2022 Asia-Pacific Ministerial Conference on Disaster Risk Reduction

On 19-22 September AIDR attended the Asia-Pacific Ministerial Conference on Disaster Risk Reduction (APMCDRR) in Brisbane as one of the host agencies.

Convened by the UN Office for Disaster Risk Reduction, the APMCDRR is the main regional platform in the Asia-Pacific for promoting coordination and cooperation on disaster risk reduction and the implementation of the Sendai Framework for Disaster Risk Reduction.

The APMCDRR was organised under the theme ‘From Crisis to Resilience: Transforming the Asia-Pacific Region’s future through disaster risk reduction’. As the Asia-Pacific is the most disaster-prone region in the world, the conference provided an important opportunity to review efforts to prevent new and reduce existing risks, and for countries and organisations to make actionable commitments against the Sendai Framework for Disaster Risk Reduction 2015-2030.

At the heart of the APMCDRR was the Marketplace, where delegates could meet, connect and collaborate with one another. With up to 60 exhibitors, multiple meeting hub, an Ignite Stage and an array of displays, it was a hive of activity.

Image: Australia Host Stand

The Australia Host Stand in the Marketplace brought together cross-sectoral stakeholders to showcase Australia’s national disaster risk reduction efforts, including the National Emergency Management Agency; Department of Climate Change, Energy the Environment and Water; Department of Foreign Affairs and Trade; Australian Climate Service, CSIRO, Natural Hazards Research Australia; and AIDR.

The Australia stand hosted presentations throughout the conference, some of which included the Resilience Valuation Initiative, Firesticks, Australian Red Cross, National Bushfire Intelligence Capability and Gingin District High School. Taken as a whole, the individual presentations provided a great overview of the many actors and initiatives involved in disaster risk reduction across Australia.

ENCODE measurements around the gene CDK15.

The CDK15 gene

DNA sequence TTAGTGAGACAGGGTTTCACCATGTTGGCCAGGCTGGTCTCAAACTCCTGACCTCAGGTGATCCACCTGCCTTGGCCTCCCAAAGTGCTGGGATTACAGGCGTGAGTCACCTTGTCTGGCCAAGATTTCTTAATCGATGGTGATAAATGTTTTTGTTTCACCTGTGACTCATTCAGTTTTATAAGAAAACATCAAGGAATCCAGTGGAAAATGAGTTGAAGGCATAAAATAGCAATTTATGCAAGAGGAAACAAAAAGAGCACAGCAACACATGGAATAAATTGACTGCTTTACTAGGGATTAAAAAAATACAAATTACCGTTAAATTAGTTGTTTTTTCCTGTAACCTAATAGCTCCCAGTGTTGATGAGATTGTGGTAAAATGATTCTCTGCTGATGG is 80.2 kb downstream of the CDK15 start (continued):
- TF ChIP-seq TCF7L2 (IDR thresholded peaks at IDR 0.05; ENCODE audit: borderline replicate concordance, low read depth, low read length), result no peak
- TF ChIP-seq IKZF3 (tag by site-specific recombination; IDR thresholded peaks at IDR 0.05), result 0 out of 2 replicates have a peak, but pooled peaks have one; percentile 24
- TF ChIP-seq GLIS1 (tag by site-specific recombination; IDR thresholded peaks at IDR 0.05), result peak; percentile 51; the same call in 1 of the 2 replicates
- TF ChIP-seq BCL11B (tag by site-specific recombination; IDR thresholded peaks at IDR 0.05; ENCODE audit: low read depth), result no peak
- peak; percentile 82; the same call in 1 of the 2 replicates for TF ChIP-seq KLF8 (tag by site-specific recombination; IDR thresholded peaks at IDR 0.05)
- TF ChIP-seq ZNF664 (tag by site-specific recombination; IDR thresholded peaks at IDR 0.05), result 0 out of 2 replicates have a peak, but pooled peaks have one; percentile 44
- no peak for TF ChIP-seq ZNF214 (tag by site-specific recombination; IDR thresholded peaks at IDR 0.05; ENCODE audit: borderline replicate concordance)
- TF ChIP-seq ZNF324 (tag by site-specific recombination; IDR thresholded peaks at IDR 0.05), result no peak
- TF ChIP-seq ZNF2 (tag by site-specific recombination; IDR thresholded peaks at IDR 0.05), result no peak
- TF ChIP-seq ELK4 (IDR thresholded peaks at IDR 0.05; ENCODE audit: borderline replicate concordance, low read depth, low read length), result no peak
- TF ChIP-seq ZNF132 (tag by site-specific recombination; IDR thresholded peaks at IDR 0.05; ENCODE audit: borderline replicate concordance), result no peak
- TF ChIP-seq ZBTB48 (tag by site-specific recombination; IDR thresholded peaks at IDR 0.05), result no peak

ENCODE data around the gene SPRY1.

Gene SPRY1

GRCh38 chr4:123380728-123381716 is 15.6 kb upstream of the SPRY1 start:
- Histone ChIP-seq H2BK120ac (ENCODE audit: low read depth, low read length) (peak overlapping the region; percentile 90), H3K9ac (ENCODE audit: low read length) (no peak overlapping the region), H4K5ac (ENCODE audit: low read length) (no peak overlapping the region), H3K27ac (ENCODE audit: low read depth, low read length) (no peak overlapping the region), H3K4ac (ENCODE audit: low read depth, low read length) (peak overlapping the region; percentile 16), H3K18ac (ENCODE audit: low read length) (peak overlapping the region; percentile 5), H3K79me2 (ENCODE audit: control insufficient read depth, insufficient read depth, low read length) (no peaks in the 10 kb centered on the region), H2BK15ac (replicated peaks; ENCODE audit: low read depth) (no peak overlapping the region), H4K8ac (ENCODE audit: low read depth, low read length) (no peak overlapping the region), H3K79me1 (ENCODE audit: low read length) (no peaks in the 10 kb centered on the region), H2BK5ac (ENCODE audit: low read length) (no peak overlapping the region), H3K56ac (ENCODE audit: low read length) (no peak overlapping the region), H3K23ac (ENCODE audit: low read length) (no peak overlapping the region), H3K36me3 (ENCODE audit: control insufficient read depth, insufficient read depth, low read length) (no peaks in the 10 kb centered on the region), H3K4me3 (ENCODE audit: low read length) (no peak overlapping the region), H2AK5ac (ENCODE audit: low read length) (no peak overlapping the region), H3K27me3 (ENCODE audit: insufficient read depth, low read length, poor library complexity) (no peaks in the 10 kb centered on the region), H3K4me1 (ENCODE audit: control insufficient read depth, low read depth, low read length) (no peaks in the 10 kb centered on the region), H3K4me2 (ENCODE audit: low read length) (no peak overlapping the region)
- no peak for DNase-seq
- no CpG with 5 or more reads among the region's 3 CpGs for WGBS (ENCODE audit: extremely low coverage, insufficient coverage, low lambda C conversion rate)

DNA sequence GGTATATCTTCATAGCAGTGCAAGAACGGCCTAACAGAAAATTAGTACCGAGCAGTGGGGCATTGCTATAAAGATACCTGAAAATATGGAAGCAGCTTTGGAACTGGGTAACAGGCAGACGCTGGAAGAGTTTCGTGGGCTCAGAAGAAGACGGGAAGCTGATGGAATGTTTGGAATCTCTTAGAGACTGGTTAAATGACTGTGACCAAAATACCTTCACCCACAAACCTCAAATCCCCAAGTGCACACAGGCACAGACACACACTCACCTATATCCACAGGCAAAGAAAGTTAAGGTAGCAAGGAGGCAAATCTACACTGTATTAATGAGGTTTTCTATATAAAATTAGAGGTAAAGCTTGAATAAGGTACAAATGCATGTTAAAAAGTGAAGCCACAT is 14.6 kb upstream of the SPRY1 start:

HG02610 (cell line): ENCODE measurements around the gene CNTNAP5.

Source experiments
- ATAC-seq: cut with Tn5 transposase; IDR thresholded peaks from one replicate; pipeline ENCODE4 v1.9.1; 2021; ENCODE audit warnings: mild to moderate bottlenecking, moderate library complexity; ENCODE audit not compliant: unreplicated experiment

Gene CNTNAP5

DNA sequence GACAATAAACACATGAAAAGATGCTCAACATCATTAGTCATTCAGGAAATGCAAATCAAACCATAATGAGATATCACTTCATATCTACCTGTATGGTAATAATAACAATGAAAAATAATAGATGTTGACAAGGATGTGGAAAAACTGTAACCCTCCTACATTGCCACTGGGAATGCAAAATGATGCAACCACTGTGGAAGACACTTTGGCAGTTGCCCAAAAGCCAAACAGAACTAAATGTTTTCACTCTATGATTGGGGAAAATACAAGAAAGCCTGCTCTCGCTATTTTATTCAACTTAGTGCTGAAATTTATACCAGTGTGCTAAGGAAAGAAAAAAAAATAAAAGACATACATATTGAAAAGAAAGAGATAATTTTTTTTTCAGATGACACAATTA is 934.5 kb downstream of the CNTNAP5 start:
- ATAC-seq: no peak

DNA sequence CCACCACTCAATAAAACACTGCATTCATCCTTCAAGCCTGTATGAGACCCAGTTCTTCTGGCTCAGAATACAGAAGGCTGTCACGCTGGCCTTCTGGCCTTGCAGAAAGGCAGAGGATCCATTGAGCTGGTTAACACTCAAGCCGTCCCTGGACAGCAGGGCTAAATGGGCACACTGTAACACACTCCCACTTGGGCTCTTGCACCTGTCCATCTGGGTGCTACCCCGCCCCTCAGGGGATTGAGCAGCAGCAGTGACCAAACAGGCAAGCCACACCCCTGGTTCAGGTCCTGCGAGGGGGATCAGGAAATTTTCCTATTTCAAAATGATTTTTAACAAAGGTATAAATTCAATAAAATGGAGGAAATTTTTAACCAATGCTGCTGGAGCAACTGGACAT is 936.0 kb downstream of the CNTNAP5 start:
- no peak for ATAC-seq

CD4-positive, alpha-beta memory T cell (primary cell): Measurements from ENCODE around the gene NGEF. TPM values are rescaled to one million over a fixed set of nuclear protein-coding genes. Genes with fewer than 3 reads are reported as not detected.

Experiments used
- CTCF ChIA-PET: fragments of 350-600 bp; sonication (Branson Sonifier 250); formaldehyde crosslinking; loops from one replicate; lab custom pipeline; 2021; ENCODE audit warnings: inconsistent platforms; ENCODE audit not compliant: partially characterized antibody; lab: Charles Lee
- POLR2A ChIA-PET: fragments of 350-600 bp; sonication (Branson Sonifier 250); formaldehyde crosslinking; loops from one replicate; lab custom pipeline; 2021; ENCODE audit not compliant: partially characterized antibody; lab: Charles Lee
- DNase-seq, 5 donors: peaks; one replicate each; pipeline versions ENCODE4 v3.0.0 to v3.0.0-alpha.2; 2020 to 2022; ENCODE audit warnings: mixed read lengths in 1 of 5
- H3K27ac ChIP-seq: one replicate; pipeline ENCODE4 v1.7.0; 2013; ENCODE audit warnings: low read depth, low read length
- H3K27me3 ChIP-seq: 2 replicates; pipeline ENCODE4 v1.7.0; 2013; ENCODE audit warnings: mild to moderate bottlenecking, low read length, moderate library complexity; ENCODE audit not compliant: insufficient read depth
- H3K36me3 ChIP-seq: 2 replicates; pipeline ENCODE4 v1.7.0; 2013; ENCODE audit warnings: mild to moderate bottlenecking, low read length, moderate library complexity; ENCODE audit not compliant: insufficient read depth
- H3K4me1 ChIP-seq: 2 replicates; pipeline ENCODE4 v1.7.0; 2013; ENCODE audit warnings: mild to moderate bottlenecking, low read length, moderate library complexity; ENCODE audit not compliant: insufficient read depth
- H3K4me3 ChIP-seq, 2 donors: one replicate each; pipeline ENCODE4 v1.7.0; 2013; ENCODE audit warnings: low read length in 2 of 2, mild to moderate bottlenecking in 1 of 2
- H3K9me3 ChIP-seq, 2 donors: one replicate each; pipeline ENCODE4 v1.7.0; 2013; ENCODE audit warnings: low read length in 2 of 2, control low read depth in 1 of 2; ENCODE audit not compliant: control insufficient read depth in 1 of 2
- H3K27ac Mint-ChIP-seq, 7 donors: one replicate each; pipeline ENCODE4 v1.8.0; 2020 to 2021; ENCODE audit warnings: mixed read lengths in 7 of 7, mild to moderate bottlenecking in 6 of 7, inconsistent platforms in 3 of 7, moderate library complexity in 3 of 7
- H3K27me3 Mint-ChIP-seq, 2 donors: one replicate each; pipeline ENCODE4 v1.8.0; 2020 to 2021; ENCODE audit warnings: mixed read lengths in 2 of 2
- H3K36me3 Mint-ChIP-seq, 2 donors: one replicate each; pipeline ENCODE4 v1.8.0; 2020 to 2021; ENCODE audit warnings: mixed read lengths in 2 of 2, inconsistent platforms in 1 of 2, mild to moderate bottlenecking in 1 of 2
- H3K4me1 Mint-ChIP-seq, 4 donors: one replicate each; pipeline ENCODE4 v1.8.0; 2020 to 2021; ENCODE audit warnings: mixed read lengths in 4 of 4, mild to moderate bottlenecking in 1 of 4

The Ignite Stage program in the Marketplace linked to the three pillars of the AMCDRR:

  • Risk informed investment and scaling up financing for disaster risk reduction.
  • Making infrastructure and systems resilient.
  • Community knows best: Reducing disaster risk for all.

Image: AFAC Deputy Director Risk and Resilience, Katelyn Samson, presenting the AIDR Systemic Disaster Risk Handbook on the Ignite Stage.

The APMCDRR also featured a Pacific Pavilion, which was a space for learning and sharing Pacific-led resilience actions. Hosted by the Pacific Resilience Partnership, It was a collaborative learning and engagement space that showcased the scientific and technical innovations that have been created reduce disaster risk in the Pacific. The pavilion led learning discussion on Pacific issues that included women, youth, government partners, scientists, and cultural knowledge holders. It had an interactive science to action space, and cultural sessions including storytelling and performances.

Image: A kava ceremony at the Pacific Pavilion

Image: One of the cultural performances at the Pacific Pavilion.

The APMCDRR included a jam-packed program of plenary sessions, presentations, panels and learning labs, with each day of the program aligning with one of the conference pillars. Each session included a diverse range of presenters, including government officials, practitioners, researchers and community leaders from across the Asia-Pacific. Over the three days, the conference highlighted the need for diverse voices and inclusive policies across the spectrum of disaster risk reduction.

On day one, the opening plenary session ‘Risk Informed Investments and Scaling Up Financing for Disaster Risk Reduction’ highlighted the need for a mindset shift and investment in what will provide benefits into the future, that than just the here and now. Risk informed investments require a shift to future thinking, but they also require the private sector to be make accountable, and small businesses to be better enabled by government.